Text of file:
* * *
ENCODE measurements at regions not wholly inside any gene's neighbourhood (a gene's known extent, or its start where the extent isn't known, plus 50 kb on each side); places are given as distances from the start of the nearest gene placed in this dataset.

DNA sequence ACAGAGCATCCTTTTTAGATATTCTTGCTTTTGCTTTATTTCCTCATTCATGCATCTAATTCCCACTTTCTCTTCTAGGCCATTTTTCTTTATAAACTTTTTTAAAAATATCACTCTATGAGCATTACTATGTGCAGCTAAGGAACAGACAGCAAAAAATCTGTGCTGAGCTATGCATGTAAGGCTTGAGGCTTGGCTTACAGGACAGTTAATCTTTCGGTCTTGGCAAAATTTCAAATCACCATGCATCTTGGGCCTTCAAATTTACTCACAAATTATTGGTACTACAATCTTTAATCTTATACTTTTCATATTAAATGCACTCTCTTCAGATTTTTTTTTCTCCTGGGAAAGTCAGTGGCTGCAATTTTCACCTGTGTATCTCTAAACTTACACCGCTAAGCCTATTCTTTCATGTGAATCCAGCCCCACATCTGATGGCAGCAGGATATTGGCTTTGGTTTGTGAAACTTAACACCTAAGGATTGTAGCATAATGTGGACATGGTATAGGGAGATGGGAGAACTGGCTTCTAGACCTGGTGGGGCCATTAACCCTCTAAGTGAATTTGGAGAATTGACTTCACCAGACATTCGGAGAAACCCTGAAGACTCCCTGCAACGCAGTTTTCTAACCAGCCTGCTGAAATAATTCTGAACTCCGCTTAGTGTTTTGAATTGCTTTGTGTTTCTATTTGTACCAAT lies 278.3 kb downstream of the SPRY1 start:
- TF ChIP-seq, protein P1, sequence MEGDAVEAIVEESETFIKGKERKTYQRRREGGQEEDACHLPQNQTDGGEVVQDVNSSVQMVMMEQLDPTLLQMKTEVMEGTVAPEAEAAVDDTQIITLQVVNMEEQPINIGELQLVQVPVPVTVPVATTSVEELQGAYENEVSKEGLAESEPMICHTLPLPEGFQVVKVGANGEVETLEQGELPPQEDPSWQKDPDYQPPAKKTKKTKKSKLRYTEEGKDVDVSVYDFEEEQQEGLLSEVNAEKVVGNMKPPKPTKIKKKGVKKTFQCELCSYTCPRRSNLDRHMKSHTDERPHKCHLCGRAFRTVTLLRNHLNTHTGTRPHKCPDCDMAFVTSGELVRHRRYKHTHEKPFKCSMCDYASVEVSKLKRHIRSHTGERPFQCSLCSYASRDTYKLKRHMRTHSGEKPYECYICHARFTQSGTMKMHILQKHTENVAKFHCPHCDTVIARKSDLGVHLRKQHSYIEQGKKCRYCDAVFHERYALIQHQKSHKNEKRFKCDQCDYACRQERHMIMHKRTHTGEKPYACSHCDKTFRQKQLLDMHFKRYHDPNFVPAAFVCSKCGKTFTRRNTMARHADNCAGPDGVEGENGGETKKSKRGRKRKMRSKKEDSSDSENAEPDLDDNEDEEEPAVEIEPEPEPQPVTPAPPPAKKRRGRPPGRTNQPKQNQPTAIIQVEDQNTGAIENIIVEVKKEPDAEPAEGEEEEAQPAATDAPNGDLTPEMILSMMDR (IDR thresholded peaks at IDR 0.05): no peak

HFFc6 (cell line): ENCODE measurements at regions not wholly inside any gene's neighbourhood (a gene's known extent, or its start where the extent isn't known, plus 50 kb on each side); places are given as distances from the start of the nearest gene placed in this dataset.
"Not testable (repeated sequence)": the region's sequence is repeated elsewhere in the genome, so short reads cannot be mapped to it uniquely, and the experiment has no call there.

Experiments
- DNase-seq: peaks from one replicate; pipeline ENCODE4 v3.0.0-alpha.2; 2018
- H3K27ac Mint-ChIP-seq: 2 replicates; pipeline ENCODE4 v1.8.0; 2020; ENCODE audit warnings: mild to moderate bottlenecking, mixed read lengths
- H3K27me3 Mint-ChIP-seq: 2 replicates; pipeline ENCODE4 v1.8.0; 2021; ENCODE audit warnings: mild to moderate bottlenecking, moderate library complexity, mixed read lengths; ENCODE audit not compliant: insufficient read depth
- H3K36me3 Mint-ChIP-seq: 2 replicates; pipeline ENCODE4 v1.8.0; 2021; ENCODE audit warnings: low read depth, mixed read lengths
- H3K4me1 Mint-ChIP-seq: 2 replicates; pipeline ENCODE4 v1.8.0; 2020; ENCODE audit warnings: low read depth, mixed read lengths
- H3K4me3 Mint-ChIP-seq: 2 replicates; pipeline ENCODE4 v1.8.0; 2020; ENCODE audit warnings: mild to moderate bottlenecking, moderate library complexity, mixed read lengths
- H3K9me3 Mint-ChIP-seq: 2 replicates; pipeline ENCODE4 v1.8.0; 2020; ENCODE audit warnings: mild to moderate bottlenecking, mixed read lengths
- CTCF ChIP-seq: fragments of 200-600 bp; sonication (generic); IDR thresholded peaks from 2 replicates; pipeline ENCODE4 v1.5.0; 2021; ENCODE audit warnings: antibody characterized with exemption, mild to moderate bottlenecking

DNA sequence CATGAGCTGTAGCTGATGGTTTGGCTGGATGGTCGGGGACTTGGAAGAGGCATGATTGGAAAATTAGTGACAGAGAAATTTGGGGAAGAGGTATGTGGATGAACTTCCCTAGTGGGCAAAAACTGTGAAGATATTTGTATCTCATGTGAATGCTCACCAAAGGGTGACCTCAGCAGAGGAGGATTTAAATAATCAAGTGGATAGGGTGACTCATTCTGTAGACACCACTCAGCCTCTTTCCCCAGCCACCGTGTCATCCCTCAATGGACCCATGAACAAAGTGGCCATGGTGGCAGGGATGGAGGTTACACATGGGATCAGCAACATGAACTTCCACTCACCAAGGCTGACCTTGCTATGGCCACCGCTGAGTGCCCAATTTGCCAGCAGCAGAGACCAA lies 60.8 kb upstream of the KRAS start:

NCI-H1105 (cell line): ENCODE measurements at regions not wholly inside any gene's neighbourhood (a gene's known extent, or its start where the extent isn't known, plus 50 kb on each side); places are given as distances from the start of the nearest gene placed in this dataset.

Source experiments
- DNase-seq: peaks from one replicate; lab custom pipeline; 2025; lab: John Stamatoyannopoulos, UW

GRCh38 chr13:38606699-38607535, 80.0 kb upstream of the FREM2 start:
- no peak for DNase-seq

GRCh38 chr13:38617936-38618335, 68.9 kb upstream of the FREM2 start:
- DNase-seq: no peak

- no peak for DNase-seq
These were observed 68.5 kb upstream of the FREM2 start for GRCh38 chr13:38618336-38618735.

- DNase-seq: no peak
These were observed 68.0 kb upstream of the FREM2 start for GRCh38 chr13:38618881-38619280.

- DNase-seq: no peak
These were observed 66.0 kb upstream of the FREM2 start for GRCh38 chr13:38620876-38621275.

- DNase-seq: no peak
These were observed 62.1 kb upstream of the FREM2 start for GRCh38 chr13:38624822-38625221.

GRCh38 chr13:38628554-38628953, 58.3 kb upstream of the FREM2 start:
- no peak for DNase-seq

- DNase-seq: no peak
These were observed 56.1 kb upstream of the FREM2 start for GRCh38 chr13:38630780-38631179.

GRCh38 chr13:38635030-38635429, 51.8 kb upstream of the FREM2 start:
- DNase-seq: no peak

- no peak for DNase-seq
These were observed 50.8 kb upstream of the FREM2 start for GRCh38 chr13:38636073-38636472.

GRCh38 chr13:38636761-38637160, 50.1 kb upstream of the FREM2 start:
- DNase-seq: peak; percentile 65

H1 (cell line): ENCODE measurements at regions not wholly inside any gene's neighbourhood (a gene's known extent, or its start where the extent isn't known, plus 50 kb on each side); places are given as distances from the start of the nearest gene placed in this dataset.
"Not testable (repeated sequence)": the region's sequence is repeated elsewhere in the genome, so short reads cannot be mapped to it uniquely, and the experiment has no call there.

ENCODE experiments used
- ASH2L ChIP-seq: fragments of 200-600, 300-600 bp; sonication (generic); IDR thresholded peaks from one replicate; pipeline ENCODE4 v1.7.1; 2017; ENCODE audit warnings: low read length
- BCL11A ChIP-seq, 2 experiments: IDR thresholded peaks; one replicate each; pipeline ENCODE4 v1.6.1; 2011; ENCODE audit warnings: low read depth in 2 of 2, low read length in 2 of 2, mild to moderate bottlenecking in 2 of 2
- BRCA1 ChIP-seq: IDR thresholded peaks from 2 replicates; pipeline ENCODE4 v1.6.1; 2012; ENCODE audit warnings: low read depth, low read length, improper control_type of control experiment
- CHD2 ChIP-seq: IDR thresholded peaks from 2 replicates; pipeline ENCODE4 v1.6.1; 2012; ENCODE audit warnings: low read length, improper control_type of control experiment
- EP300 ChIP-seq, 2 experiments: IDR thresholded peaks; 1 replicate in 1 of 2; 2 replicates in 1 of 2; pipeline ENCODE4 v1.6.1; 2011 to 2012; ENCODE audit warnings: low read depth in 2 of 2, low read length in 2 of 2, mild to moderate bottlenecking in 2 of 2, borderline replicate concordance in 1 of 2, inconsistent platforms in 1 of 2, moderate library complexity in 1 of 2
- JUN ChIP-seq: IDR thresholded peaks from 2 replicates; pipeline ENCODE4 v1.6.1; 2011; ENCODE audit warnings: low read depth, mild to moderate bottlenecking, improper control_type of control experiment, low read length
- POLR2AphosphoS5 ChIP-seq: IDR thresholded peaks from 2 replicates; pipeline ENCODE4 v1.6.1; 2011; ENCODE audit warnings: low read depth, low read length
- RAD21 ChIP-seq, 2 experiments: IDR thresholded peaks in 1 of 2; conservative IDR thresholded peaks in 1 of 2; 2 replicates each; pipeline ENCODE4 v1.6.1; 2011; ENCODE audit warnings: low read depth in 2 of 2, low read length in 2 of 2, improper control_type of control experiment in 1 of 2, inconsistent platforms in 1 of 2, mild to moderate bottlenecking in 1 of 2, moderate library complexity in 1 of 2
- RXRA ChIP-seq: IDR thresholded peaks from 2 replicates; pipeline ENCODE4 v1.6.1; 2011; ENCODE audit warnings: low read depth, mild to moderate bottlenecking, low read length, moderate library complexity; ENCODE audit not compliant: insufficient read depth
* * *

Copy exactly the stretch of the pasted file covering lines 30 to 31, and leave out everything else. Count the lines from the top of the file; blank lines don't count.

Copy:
These were observed 62.1 kb upstream of the FREM2 start for GRCh38 chr13:38624822-38625221.

GRCh38 chr13:38628554-38628953, 58.3 kb upstream of the FREM2 start: